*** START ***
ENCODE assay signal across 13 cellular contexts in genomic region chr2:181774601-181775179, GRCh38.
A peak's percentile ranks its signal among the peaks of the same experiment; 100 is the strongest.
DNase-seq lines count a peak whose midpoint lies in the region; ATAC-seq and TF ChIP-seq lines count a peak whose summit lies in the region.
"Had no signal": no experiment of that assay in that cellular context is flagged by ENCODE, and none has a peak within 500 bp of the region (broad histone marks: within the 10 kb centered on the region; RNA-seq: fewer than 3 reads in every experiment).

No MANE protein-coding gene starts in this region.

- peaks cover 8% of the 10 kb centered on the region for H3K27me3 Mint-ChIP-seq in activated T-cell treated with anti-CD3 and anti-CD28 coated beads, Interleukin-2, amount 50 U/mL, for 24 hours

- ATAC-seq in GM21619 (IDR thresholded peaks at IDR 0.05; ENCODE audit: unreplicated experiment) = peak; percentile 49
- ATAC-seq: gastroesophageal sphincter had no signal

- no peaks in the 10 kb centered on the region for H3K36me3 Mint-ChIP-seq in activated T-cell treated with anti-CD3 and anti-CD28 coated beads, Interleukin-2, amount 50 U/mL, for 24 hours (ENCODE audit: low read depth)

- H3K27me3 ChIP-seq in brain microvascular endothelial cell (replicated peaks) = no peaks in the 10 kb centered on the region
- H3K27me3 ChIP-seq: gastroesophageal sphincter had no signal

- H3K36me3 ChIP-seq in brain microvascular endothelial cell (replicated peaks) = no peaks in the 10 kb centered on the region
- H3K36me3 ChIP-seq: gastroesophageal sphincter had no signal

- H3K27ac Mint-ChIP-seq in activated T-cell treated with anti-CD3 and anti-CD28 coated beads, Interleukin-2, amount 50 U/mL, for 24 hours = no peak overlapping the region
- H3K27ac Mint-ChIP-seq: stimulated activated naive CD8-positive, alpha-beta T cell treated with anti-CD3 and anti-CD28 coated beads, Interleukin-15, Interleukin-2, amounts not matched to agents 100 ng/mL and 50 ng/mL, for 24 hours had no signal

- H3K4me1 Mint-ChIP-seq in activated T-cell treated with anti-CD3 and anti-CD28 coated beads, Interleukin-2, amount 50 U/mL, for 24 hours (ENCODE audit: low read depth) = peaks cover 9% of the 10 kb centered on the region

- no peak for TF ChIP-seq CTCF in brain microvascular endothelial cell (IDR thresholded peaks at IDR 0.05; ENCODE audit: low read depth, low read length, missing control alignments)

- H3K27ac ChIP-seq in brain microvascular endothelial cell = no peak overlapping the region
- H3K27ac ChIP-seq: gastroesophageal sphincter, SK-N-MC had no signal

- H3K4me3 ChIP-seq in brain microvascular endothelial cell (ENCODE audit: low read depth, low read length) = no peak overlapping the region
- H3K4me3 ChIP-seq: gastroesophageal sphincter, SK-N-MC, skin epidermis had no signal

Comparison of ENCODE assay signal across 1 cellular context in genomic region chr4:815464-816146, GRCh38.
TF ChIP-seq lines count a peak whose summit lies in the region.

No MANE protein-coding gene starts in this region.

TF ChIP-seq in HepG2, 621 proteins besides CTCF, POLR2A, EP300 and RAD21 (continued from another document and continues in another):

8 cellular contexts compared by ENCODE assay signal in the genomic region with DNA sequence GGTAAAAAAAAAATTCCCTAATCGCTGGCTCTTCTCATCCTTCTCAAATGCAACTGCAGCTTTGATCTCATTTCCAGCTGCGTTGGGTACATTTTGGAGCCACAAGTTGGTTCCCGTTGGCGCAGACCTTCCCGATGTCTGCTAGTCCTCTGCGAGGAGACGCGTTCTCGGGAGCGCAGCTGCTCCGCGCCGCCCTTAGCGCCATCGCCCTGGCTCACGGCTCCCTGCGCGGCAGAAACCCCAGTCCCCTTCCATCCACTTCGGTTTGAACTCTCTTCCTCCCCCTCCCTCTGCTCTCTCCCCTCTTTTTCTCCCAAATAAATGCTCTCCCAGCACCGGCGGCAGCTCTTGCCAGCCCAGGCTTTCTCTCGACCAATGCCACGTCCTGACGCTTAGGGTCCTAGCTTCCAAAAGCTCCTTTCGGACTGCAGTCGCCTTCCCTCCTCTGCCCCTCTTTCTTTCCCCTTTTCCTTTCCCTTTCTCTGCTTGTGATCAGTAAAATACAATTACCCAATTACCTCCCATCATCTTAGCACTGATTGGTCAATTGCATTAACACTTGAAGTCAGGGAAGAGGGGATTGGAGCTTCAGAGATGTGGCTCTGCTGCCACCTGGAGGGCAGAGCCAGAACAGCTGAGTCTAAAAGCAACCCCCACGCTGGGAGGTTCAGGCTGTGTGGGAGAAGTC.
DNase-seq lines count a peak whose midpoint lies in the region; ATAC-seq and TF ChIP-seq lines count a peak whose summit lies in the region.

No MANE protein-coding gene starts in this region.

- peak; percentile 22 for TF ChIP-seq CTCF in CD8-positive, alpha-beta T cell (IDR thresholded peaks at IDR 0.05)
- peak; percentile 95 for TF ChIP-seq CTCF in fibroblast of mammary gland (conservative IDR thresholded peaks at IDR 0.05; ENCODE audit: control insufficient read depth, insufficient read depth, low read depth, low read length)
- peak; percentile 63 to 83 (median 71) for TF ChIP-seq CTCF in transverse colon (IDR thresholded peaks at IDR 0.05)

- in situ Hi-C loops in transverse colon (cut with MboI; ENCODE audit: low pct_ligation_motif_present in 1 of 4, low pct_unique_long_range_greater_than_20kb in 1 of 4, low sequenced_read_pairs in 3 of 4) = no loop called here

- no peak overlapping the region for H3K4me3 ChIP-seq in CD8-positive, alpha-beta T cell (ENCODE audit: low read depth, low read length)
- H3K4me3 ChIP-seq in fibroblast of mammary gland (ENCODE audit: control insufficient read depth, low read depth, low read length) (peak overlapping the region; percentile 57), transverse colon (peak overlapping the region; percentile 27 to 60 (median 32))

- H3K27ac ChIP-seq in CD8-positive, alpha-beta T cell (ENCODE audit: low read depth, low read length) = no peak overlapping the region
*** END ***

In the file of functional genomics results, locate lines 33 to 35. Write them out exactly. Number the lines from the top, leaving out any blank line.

- no peak overlapping the region for H3K4me3 ChIP-seq in CD8-positive, alpha-beta T cell (ENCODE audit: low read depth, low read length)
- H3K4me3 ChIP-seq in fibroblast of mammary gland (ENCODE audit: control insufficient read depth, low read depth, low read length) (peak overlapping the region; percentile 57), transverse colon (peak overlapping the region; percentile 27 to 60 (median 32))

- H3K27ac ChIP-seq in CD8-positive, alpha-beta T cell (ENCODE audit: low read depth, low read length) = no peak overlapping the region